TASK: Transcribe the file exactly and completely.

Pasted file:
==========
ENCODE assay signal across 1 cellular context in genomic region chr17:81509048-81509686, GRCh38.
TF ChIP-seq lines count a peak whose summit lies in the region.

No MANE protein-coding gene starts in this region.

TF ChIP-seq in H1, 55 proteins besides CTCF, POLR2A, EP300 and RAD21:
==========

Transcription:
ENCODE assay signal across 1 cellular context in genomic region chr17:81509048-81509686, GRCh38.
TF ChIP-seq lines count a peak whose summit lies in the region.

No MANE protein-coding gene starts in this region.

TF ChIP-seq in H1, 55 proteins besides CTCF, POLR2A, EP300 and RAD21: